Upon The Death of a Narcissistic Parent

As I write this article, I am processing my mother’s recent death and what it means for me. My inner child is asking for and needing attention. I am honoring my inner child.

I feel sad that my mother’s life has ended because now she has no more opportunities to heal, or attempt to heal, her relationships that need healing. And there are many.

The morning after her death, “The big bad wolf is gone” was the first thought to form in my waking consciousness. My inner child seems to feel safe now.

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Upon The Death of a Narcissist Parent
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As I write this article, I am processing my mother’s recent death and what it means for me. My inner child is asking for and needing attention. I am honoring my inner child. I feel sad that my mother’s life has ended because now she has no more opportunities to heal, or attempt to heal, her relationships that need healing. And there are many. The morning after her death, “The big bad wolf is gone” was the first thought to form in my waking consciousness. My inner child feels safe now. For decades I’ve struggled physically, emotionally, spiritually, and mentally with the concept of having a mother who chose solely minimal involvement with me. She was often hurtful, spiteful, and mean-spirited to me during these infrequent interactions. The continuous emotional abandonment that I experienced during those years was real. Throughout, I continually longed for and chased after her ever-withheld love, affection, and acceptance. I felt like I was lost in the woods, wandering a deep, dark, dangerous forest, unable to find my way home for so very long. Subsequently, I mourned the loss of my mother decades ago when she was very much alive. There are no more tears left to shed.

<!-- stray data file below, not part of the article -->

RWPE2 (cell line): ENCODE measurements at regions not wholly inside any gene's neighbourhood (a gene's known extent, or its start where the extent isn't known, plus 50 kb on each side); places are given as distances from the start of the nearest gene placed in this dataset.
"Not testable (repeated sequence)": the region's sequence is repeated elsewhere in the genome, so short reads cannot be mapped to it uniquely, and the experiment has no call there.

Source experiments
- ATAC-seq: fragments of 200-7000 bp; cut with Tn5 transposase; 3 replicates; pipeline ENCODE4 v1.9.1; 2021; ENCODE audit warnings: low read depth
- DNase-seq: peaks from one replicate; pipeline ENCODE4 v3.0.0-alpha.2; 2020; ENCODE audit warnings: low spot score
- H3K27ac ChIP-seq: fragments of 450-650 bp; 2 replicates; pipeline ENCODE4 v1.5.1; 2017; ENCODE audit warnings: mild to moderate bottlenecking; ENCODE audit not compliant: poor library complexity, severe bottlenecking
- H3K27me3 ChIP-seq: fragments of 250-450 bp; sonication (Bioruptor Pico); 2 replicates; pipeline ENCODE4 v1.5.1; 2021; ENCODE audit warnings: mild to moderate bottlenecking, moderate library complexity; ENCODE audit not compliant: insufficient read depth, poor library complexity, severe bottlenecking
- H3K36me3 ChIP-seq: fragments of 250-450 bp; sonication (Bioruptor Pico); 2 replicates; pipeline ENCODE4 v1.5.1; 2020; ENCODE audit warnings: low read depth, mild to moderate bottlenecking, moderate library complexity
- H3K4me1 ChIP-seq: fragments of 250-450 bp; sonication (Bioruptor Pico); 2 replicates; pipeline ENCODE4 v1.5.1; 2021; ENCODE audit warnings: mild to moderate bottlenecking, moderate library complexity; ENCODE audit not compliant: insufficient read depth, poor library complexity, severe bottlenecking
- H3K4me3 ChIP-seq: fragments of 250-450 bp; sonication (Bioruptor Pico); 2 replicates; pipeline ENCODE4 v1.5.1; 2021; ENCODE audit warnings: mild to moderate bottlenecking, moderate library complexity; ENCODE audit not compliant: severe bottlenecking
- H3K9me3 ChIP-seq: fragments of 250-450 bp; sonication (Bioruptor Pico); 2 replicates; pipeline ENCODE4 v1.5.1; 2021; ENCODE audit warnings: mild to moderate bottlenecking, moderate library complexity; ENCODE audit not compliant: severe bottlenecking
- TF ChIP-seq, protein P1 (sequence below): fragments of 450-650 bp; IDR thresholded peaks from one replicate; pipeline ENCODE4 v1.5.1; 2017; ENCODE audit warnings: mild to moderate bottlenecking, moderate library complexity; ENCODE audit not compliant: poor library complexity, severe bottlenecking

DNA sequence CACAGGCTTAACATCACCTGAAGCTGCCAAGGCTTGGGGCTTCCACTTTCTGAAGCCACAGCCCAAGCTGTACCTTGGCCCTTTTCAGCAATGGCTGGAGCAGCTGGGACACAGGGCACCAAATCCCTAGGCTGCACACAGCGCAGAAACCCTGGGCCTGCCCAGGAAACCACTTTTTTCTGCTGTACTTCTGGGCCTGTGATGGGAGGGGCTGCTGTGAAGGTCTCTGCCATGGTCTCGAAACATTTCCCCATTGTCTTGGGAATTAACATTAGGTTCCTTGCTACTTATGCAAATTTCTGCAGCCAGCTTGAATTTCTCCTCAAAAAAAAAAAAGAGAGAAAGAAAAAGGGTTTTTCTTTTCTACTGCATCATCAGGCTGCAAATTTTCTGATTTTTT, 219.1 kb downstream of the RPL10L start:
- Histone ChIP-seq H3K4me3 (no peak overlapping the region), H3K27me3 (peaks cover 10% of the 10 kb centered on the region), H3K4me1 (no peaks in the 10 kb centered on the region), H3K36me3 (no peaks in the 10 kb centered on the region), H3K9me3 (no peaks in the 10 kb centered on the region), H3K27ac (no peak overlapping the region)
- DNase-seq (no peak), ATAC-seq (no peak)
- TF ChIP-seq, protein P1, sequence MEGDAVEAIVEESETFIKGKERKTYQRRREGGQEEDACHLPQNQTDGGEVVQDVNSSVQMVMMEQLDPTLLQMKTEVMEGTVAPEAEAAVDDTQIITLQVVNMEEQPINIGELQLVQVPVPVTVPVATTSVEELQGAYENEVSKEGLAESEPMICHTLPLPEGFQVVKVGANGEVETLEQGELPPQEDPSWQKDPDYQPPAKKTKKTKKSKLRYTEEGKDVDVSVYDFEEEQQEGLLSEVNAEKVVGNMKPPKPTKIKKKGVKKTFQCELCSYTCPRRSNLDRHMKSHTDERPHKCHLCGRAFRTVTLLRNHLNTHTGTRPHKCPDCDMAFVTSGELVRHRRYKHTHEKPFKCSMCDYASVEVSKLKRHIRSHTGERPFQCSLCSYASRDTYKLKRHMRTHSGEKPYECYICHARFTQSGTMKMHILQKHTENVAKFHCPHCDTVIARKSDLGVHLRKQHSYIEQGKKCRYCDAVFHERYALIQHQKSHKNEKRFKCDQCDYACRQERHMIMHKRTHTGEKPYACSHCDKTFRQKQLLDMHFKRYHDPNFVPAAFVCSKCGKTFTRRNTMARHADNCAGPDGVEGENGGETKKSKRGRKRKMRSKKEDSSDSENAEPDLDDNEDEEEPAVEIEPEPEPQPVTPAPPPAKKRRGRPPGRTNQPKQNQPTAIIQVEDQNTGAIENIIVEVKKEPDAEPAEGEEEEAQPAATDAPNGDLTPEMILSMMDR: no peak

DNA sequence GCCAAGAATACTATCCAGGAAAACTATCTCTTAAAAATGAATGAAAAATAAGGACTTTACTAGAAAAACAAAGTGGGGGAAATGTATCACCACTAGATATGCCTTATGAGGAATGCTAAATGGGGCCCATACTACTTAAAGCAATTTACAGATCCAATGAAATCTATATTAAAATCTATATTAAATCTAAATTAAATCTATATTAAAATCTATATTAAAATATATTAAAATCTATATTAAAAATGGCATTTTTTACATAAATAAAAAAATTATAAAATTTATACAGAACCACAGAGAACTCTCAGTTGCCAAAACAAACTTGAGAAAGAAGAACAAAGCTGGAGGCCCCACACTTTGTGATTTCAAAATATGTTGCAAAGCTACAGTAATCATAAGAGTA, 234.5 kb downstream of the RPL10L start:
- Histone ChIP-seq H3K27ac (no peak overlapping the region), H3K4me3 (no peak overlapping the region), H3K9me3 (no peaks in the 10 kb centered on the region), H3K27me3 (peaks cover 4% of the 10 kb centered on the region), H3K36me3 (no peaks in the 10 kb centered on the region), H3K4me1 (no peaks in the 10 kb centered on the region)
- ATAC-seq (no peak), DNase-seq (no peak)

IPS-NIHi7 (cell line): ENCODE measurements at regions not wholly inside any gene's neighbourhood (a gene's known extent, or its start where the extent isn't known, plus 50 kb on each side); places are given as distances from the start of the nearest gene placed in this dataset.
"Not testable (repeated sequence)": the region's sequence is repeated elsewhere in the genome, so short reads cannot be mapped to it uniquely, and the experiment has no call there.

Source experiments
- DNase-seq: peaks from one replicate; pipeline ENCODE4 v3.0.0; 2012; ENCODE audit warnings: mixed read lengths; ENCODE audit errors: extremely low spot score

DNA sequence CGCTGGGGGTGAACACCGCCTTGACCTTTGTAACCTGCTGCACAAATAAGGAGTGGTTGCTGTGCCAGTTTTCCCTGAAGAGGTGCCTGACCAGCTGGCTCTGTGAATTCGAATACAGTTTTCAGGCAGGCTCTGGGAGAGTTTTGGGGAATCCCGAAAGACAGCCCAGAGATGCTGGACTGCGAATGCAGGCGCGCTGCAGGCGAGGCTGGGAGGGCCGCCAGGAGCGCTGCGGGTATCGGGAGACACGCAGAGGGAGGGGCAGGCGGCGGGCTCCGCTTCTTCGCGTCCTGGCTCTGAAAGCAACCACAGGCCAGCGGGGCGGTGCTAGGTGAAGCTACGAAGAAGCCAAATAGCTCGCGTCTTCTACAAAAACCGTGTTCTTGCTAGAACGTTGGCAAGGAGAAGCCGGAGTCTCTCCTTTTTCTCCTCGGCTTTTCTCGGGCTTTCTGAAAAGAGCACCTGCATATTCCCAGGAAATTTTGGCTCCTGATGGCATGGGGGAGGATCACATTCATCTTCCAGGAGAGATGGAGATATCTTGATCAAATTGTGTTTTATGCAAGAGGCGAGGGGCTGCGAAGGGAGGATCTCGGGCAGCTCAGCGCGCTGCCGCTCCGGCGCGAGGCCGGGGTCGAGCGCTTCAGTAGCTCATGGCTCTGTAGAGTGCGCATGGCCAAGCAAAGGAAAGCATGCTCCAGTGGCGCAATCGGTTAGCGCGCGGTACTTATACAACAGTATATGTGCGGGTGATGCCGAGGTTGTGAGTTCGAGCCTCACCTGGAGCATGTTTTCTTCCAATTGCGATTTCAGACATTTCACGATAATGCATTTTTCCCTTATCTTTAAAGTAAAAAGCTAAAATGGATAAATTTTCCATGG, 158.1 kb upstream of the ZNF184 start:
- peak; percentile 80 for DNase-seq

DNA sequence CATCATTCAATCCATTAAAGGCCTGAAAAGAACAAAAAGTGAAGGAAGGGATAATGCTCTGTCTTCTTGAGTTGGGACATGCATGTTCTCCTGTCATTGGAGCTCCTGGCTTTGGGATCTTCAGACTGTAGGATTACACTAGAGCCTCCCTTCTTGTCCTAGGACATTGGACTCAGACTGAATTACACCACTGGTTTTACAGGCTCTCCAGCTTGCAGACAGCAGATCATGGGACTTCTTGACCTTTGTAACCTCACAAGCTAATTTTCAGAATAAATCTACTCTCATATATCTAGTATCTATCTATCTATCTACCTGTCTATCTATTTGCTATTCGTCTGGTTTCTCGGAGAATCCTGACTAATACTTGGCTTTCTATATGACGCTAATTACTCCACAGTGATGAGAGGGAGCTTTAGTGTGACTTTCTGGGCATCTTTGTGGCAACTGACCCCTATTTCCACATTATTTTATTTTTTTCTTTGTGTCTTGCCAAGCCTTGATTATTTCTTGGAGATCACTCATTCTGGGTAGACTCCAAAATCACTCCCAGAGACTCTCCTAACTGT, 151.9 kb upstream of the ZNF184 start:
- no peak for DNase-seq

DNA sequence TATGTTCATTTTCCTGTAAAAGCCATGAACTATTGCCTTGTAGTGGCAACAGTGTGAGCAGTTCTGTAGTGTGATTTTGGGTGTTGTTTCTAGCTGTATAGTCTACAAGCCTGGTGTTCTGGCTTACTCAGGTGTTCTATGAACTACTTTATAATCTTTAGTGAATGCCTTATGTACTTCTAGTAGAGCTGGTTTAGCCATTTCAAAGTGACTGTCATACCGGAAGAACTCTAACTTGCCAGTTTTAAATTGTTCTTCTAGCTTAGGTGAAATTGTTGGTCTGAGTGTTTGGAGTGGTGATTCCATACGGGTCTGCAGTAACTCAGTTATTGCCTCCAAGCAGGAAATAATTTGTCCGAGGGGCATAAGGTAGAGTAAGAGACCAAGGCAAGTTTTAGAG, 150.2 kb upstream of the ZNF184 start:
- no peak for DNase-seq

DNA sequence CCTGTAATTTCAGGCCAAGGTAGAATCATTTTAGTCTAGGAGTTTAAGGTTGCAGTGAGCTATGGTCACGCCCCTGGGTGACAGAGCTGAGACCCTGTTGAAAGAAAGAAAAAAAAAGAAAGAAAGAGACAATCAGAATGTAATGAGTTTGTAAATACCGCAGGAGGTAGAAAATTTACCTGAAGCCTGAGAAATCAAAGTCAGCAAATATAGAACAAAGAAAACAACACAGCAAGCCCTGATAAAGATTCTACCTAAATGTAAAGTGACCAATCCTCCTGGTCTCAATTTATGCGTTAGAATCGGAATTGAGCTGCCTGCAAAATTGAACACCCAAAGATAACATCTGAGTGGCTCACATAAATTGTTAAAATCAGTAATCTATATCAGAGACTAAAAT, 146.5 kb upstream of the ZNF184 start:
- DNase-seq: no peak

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DianeMetcalf.com
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